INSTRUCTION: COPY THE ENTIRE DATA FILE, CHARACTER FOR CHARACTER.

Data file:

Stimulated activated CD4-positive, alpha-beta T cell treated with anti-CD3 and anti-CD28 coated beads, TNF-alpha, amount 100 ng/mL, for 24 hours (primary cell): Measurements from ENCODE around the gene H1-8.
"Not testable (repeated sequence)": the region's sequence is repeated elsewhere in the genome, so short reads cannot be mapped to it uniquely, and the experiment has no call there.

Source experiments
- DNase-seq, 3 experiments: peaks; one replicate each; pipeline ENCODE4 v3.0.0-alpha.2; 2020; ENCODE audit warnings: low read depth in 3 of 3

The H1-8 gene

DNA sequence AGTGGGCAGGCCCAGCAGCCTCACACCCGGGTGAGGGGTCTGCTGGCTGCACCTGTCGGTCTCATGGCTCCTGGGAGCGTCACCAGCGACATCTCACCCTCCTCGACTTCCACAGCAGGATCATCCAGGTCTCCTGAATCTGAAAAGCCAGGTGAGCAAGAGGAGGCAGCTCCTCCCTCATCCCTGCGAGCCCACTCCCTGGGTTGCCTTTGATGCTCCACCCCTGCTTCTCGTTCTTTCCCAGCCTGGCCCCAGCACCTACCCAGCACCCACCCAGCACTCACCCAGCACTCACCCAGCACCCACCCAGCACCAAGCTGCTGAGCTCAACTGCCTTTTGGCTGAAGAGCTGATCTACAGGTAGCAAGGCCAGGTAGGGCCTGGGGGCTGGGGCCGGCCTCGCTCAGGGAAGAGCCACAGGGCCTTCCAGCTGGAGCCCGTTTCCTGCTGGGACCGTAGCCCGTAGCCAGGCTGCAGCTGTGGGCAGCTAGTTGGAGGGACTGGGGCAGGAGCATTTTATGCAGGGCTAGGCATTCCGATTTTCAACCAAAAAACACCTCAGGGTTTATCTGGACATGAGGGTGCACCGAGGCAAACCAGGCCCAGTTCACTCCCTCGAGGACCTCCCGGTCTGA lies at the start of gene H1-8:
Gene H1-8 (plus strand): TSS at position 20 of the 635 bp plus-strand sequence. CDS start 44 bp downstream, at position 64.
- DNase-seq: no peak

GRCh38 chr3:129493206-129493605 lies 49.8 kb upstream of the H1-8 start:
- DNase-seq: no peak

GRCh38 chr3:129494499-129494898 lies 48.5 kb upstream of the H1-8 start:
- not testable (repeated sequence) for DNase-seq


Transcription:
Stimulated activated CD4-positive, alpha-beta T cell treated with anti-CD3 and anti-CD28 coated beads, TNF-alpha, amount 100 ng/mL, for 24 hours (primary cell): Measurements from ENCODE around the gene H1-8.
"Not testable (repeated sequence)": the region's sequence is repeated elsewhere in the genome, so short reads cannot be mapped to it uniquely, and the experiment has no call there.

Source experiments
- DNase-seq, 3 experiments: peaks; one replicate each; pipeline ENCODE4 v3.0.0-alpha.2; 2020; ENCODE audit warnings: low read depth in 3 of 3

The H1-8 gene

DNA sequence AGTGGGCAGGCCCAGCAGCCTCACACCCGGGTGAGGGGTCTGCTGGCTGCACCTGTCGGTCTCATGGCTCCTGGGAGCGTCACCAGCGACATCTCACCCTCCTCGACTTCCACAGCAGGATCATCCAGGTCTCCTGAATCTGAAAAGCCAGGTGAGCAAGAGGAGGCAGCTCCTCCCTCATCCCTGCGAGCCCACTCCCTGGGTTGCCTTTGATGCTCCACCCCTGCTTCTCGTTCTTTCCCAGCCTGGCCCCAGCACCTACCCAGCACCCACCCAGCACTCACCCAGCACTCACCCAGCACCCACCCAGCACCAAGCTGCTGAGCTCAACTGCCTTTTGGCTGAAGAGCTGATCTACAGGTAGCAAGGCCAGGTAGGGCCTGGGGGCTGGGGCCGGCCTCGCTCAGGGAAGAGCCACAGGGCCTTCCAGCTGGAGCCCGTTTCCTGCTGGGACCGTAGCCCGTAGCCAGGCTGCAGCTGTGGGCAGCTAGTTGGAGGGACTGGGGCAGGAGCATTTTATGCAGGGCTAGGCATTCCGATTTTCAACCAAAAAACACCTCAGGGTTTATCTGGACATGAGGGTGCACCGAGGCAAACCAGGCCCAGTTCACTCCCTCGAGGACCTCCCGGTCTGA lies at the start of gene H1-8:
Gene H1-8 (plus strand): TSS at position 20 of the 635 bp plus-strand sequence. CDS start 44 bp downstream, at position 64.
- DNase-seq: no peak

GRCh38 chr3:129493206-129493605 lies 49.8 kb upstream of the H1-8 start:
- DNase-seq: no peak

GRCh38 chr3:129494499-129494898 lies 48.5 kb upstream of the H1-8 start:
- not testable (repeated sequence) for DNase-seq